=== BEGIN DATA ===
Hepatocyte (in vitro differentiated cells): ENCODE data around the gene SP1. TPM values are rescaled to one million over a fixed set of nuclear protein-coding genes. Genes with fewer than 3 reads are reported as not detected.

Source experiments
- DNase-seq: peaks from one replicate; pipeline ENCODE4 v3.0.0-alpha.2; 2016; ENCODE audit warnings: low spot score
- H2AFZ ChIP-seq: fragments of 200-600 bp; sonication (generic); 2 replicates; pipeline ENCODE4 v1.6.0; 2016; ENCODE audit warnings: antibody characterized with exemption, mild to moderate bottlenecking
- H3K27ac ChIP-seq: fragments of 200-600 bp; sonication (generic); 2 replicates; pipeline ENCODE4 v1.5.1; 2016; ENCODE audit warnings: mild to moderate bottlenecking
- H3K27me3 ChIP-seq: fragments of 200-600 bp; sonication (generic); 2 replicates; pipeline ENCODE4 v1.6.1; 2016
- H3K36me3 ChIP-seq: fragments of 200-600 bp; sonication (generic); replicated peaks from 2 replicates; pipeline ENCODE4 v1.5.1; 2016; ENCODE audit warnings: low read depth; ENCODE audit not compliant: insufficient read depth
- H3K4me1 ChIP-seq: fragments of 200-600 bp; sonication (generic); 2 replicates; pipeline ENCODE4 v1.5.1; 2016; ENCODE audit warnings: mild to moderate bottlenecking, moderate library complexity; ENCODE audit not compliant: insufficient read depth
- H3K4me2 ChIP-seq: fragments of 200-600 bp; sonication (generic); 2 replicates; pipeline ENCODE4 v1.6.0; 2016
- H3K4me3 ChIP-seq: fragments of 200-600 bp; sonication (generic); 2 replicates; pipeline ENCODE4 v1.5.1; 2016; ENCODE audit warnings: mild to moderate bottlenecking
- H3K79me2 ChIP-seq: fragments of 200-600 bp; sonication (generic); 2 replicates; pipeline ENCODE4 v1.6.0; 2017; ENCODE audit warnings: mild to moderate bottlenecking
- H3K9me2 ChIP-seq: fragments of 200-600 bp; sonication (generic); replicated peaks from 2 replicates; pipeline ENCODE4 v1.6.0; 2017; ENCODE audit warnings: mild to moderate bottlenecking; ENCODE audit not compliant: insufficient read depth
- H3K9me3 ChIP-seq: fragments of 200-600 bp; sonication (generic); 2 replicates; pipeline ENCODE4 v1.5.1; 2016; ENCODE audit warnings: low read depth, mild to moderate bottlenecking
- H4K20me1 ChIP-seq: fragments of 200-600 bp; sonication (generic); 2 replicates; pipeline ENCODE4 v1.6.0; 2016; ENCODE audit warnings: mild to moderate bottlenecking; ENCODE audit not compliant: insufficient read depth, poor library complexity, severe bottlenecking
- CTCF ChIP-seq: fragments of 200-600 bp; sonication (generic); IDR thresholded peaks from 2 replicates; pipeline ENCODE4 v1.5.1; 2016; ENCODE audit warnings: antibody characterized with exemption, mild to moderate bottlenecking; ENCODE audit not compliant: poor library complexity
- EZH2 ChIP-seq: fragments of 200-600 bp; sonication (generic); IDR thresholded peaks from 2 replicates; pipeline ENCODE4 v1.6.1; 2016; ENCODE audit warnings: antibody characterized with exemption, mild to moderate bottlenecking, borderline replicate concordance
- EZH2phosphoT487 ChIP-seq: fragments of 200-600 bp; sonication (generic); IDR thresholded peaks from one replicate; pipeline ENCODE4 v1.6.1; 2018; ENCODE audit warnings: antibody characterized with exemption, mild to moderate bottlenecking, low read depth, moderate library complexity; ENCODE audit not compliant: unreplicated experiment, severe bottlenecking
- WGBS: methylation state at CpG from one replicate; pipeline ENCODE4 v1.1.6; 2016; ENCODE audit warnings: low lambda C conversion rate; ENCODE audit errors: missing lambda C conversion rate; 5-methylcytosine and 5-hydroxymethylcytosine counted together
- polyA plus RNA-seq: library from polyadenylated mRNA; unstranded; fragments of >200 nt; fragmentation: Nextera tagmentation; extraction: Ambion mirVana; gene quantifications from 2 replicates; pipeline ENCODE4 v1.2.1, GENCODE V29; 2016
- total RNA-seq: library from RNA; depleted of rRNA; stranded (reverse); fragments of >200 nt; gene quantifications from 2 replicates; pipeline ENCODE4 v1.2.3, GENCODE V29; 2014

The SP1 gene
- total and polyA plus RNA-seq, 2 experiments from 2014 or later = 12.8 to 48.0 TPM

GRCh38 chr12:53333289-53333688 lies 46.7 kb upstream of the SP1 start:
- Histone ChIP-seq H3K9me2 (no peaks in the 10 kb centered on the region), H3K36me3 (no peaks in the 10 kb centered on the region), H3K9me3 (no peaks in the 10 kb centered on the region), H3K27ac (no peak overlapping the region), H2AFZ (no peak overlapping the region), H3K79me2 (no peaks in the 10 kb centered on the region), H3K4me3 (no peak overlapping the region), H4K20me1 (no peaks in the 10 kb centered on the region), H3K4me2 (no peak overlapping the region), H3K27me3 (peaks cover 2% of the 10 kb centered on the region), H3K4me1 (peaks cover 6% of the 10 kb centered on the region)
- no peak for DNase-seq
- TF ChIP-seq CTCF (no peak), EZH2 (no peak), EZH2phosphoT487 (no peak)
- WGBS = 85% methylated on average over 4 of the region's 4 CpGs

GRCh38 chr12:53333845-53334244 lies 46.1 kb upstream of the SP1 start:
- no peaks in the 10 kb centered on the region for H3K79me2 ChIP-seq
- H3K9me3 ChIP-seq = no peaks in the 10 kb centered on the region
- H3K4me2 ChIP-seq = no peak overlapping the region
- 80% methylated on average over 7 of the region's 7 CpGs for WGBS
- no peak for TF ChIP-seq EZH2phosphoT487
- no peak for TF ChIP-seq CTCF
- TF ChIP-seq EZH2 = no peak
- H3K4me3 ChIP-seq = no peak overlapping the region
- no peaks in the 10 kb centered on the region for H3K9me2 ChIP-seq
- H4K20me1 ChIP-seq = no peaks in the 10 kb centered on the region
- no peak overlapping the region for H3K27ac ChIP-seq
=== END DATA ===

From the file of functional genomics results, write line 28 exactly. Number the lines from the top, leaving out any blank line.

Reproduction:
GRCh38 chr12:53333845-53334244 lies 46.1 kb upstream of the SP1 start: